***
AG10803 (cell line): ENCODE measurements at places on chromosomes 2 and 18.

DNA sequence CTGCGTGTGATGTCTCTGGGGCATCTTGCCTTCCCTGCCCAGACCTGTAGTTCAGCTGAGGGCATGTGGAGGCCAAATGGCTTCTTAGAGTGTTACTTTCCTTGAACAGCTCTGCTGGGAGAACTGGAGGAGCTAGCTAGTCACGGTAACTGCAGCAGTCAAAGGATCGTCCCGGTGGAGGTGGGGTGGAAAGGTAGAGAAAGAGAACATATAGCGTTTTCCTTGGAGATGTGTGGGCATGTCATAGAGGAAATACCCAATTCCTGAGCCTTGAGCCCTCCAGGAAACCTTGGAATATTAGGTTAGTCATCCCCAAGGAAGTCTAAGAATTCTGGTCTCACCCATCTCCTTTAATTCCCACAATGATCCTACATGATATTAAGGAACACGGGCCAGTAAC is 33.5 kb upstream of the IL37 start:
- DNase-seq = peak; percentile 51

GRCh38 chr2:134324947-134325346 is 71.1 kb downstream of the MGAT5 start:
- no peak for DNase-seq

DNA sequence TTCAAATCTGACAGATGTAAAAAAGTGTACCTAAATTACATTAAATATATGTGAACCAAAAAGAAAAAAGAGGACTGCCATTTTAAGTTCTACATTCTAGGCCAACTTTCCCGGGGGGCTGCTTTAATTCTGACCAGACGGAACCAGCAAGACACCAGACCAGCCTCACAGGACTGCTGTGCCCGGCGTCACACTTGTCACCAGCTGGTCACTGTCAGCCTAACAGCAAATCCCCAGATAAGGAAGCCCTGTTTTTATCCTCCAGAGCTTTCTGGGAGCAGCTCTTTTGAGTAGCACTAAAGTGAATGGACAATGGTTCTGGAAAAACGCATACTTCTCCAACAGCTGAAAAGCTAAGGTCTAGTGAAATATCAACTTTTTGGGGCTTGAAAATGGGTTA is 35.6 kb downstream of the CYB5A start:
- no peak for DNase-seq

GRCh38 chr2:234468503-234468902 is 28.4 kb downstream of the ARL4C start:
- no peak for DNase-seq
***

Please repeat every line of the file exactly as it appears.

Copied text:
AG10803 (cell line): ENCODE measurements at places on chromosomes 2 and 18.

DNA sequence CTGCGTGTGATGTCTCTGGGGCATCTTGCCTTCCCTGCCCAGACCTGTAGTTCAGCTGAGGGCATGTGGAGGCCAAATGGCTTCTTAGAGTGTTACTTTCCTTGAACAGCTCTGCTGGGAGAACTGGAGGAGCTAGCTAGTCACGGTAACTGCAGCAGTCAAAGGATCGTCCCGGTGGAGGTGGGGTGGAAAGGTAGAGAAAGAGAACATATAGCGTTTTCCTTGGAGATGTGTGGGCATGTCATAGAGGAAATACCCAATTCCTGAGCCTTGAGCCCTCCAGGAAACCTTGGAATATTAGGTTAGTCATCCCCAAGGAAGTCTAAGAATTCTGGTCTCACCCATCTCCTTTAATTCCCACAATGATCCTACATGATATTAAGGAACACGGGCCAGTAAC is 33.5 kb upstream of the IL37 start:
- DNase-seq = peak; percentile 51

GRCh38 chr2:134324947-134325346 is 71.1 kb downstream of the MGAT5 start:
- no peak for DNase-seq

DNA sequence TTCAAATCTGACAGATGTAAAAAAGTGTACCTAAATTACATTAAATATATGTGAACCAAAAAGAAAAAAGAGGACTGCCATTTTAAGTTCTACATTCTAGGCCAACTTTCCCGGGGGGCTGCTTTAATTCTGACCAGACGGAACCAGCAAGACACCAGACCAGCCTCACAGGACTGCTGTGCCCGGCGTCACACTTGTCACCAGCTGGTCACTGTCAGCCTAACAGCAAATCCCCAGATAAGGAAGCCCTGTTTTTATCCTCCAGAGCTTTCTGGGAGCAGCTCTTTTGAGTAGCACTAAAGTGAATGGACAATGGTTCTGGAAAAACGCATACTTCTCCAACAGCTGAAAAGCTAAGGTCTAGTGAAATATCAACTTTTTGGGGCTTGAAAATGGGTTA is 35.6 kb downstream of the CYB5A start:
- no peak for DNase-seq

GRCh38 chr2:234468503-234468902 is 28.4 kb downstream of the ARL4C start:
- no peak for DNase-seq